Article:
I don’t know how to say this emphatically enough, leaving was hard, it was brutal, it wasn’t something I did willy-nilly, it destroyed me, there were times I re-thought leaving at all because I knew it meant leaving my siblings and believe it or not I do give a shit about them. Ultimately I left, because it was a life or death choice. I could stay, and wither and die – internally, definitely, and with a daily increasing possibility of physically – or I could leave, and have a chance at life and then be there on the other side for my siblings when they get older – or at least have that chance. So I left. I left on my birthday five years ago, and it was the hardest thing I’ve ever done (to. this. day.).

I just wish that maybe people really understood what that meant – means – feels like.

8 comments

  • I am the 3rd of my siblings, and my older two siblings “left” the family too. I put “left” in quotation marks, because they were both adults, both going towards technically parent sanctioned things (marriage for one and a ministry for another) but it still felt like abandonment to me and was quickly construed to be abandonment/betrayal of the family by my mom. For the next few years, this storyline was indoctrinated into myself and the other siblings.
    I still had some, limited contact with them that was usually strained because I was the family evangelist, so to speak, trying to get them back in the fold. Then, when I was old enough, I finally left too.
    I still have younger siblings at home that I have some limited contact with.
    I tell you this back story to hopefully give you some encouragement. You are not the only sibling that will leave a situation like that, though hopefully they will not have to do it so stealthily. I don’t know how long it might take, or which sibling will be next in line, but there will be one, or a few, or all. And when they realize, like you did, that they can no longer stay, they will suddenly start to question if this, maybe, isn’t how you felt and thought, and maybe, you aren’t how your parents tell them you are. When they need to leave, they will need your help, and it’s fairly likely they will ask for it.
    You have not abandoned them, you have paved the road to their freedom as well.
    When I left my younger siblings, I thought of how I felt, and feel now, about my older siblings leaving, and this is the only thought that strengthened my heart (because the head is never the problem, is it?) against the internal feelings of guilt and accusation.

  • You are a superhero, Kierstyn. You are one of the bravest.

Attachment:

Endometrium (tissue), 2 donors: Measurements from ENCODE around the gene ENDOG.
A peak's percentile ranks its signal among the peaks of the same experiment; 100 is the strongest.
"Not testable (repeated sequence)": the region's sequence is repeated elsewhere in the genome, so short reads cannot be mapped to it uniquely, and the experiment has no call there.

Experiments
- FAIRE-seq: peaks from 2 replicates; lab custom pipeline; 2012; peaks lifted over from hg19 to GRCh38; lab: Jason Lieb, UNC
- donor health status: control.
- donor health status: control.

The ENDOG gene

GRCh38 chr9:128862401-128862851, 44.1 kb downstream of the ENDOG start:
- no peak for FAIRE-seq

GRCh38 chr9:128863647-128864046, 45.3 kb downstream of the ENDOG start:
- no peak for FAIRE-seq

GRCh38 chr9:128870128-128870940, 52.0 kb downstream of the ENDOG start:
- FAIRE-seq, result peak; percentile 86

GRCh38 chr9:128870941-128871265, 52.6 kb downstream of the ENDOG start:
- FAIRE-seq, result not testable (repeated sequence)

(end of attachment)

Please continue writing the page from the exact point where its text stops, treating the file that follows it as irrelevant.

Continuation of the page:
• I get it! The shunning and losing your siblings is the only way parents can punish and, wow, is it vicious! The pain is unbearable but it really is the only way to get away. It’s a terrible way to start your adult life running for your freedom and trying to survive in a world you were never prepared for.

  • Kierstyn, thank you so much for sharing your story. As a homeschooling mom, I have found Homeschoolers Anonymous to be extremely enlightening. Your story really provides a window, for me, into the world of many homeschoolers and show the devastating effect that fear and control-based parenting can have on children. The stories I have read here provide a lot of food for thought and have led me to have in depth discussions with my children (now 20, 17, and 14) as to what we have done wrong as we raised them and what they would do differently. Fortunately, we had already begun, in the last few years, to make changes in our approach to parenting and homeschooling. One thing shines through in your story and that is that you love and care for your siblings. Know that what you are doing will pave a path for them in the future and know also that your writing may be used to convict and convince parents as well.

  • I can not imagine the crushing feeling of being controlled to the point of having to literally plan an escape from your family.

    Thank you for the bravery in telling your story…

  • I remember when one of my older girls in a family we knew left home. All I ever heard was the story the mom had given the younger siblings. Then I ran into the girl in college, and I realized the family had spread crap about it.

    Sorry you went through that, but thank you for sharing.

  • Thank you for sharing your story. I am so sorry to hear that you still aren’t able to have a relationship with your siblings. I can’t even imagine how heartbreaking that would be. I had a similar experience leaving my parents’ home as a young adult and my mother refused to let me see my siblings for about three months. I now feel lucky that her anger did not last any longer! It hurt to be excluded from the lives of people who had been my only friends and were almost like my own children to me. Like yourself, I almost singlehandedly raised many of my siblings for years. I hope that you will all be reunited in the future and that your siblings will know that you always cared about them.

  • Andrew Forlines

    Thank you for sharing.

    I know how alienating it is to share and have people marginalize my experience because they do not understand.

    That’s why it’s so important for us that have suffered this kind of upbringing to speak out and unite together.